The talk was well attended, surprising given it was running into the teeth of Stewart Brand and his Whole Earth Discipline – the Eco-pragmatist’s Manifest talk, a far more likely speaker and topic at a sustainability conference. I wonder how many people were here because they just wanted to see what Preston would say and how any actually were here because they believed in what Preston said or did. The room seemed evenly split between the suits and the hippies, so I suspect it was a bit of both.

Up first was Paul, who laid out the ground work, basically as thus: it was the best of times, it was the worst of times. Or stated differently, our economy is going great but we are driving off an environmental cliff and here are the two different stories in each city. He then invoked some stereotypes in telling his story, as seen from the table below:

Economic Enviromental Christian
Assumptions free choice of individuals & firms ecological damage, human economy breaching limits command (but failure) to steward Creation in community
Purpose happiness through wealth creation as success sustainable balance of ecosystems, survival (restoration) maturation of right relationships, Shalom
Practices maximization of profit/growth, consumption minimization (of harm & damage), conservation worship – god, people, creation – cultivation
Virtues efficiency, diligence, selfishness, greed efficiencty, care, anxiety, blame thanksgiving, generosity, creativity
Unit of Measure money resources/energy relational
Policy Paradigm market deregulation state regulation local market scope

It certainly is a neat little table, but I think large parts of it are wrong. Take the statement that the core assumption of economic development is liberty. Why is this wrong? There are the stellar examples of mainland China (or Korea and Taiwan to a lesser extent earlier in the 20th century). None of these economies sought out liberty in any sense, yet all strove for standard, 20th-century economic development – growth of GDP, productivity, etc. And all three succeeded, without much (initial) political freedom.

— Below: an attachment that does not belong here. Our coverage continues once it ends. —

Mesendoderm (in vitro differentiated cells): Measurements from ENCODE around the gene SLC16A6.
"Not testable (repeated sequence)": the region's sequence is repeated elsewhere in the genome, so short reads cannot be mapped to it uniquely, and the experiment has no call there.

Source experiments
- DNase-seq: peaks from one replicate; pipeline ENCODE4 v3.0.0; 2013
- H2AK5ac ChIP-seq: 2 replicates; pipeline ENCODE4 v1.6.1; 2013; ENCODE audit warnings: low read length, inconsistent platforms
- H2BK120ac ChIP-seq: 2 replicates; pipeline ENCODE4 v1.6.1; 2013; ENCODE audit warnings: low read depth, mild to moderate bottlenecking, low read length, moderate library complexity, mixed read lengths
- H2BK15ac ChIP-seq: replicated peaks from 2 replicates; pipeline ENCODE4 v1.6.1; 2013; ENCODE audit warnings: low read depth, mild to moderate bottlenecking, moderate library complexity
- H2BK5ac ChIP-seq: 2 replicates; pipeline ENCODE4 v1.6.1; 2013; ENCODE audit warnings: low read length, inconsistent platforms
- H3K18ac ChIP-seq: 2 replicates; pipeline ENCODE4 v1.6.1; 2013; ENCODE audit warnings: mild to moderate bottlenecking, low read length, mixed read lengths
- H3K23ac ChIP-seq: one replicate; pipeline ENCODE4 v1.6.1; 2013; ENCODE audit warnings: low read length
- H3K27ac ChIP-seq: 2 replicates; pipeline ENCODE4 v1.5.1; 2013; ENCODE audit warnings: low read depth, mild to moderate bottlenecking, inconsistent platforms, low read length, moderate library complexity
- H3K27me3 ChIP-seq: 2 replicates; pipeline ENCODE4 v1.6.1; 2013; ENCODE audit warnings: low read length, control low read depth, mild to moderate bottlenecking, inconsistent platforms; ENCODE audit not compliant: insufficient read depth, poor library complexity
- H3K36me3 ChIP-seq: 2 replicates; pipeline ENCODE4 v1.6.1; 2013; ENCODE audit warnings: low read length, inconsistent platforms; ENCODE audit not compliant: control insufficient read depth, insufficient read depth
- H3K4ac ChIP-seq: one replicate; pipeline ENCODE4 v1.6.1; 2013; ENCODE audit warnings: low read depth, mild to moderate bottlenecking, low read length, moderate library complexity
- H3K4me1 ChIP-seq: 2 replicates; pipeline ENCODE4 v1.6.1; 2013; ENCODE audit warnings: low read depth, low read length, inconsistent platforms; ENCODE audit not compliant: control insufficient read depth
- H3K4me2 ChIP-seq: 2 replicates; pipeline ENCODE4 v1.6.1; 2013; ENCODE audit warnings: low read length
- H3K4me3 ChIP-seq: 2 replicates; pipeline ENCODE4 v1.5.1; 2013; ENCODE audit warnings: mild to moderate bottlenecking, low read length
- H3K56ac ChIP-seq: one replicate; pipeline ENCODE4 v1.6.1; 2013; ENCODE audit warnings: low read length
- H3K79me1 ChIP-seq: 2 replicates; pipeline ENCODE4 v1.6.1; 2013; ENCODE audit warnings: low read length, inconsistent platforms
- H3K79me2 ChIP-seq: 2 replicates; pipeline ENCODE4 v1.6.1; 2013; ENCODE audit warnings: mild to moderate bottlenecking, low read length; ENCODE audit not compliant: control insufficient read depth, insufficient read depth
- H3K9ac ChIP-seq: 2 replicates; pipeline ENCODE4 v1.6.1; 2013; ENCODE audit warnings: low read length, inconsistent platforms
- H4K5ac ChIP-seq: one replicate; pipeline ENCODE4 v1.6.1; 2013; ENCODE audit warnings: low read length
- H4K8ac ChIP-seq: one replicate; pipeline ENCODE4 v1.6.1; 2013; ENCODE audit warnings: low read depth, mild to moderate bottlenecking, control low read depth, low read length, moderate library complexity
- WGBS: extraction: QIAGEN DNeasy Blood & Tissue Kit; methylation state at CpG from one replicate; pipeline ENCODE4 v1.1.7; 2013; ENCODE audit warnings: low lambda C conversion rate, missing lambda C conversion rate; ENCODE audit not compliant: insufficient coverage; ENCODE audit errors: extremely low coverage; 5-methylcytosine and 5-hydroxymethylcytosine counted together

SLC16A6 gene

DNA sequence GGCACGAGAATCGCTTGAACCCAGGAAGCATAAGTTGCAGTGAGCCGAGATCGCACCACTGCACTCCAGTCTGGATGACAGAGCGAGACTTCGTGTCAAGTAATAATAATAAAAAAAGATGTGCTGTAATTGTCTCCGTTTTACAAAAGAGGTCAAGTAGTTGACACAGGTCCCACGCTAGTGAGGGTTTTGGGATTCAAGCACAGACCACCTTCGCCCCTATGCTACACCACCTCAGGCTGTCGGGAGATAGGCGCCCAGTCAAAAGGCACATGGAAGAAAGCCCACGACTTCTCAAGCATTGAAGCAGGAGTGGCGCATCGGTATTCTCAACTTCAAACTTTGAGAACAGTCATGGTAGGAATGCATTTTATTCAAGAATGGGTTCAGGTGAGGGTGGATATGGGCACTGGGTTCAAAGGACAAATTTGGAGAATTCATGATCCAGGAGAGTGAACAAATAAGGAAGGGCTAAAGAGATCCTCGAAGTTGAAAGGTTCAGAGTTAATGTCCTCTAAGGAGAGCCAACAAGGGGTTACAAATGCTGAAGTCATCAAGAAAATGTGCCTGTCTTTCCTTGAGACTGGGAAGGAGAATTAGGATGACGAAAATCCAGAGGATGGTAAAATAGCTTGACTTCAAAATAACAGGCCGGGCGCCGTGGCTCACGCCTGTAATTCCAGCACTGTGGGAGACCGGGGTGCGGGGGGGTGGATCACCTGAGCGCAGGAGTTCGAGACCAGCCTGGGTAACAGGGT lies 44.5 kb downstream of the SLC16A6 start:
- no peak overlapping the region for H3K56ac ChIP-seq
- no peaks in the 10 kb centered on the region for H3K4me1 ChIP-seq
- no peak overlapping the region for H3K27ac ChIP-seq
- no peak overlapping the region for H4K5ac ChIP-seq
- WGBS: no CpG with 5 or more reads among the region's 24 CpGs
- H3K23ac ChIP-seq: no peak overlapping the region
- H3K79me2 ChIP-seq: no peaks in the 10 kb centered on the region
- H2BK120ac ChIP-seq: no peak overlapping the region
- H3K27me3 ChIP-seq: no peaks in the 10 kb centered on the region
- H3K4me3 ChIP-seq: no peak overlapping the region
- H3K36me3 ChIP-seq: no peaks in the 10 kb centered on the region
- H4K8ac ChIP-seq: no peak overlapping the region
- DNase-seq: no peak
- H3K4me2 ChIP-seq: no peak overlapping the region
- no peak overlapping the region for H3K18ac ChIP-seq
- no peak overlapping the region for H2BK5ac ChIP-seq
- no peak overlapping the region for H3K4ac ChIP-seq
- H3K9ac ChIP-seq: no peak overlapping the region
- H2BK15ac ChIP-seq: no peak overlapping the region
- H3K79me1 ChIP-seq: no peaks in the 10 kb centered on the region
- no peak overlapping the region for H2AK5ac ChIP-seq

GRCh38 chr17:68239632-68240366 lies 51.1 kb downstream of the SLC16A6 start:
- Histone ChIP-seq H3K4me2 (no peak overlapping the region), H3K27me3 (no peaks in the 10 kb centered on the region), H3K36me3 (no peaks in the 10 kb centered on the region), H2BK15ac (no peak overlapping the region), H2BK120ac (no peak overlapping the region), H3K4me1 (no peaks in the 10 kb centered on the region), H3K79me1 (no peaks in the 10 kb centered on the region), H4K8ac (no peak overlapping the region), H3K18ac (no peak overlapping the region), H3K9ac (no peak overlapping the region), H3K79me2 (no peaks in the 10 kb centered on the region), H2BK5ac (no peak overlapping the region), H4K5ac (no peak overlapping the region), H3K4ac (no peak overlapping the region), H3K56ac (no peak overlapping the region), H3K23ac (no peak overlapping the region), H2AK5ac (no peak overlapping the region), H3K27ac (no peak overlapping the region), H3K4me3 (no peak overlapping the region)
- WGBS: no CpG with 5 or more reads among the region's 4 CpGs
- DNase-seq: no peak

But at the core, I think he does have some good points. He did point out that there is no reason why the units of measure between the envirnomental story and the economic one need to be separated. In fact, for most of human history they were. (Insert conspiracy about abandoning gold standard here).

And while his ideas about thanksgiving being a good counter-point to the commercial consume message might be good, I think narrowly defining the Christian message as the one between the two “extremes” does a great deal of disservice to everybody. But he did give a great deal to think about and presents some interesting challenges to people of faith and not.

Up next was Preston, described as “one of Canada’s great political visionaries”. He digressed slightly at times, but overall he stuck to three core ideas: the need to create and manage non-political forums, the need to mediate between interests, and lastly but most importantly — at least in my mind — the need to model reduction.

It turns out Preston is actually pretty moderate when it comes to the oil sands. Just take at a look at what he has said: National Post story, Saskatoon Star Pheonix story. Guess being out of power, as it were, allows you to speak more freely.

Back to the idea of reduction. He said that people of faith should work on the demand side, because lots of work already being done on the supply side, with little done on the demand side. An example: electrics cars are great, but nobody is asking if a car is really needed. And faith can play a central roll here: jesus teaches accumulating spiritual wealth than real world wealth. (Luke 12:15 NIV – Then he said to them, “Watch out! Be on your guard against all kinds of greed; a man’s life does not consist in the abundance of his possessions.” )

Sadly I had to leave right as Preston ended (he had a much shorter talk than Paul) because I am up tomorrow at 6am to help volunteer for the conference. Hope to see you all there.

Thriving within Limits: Ecologically informed economics and the
sustainability o cities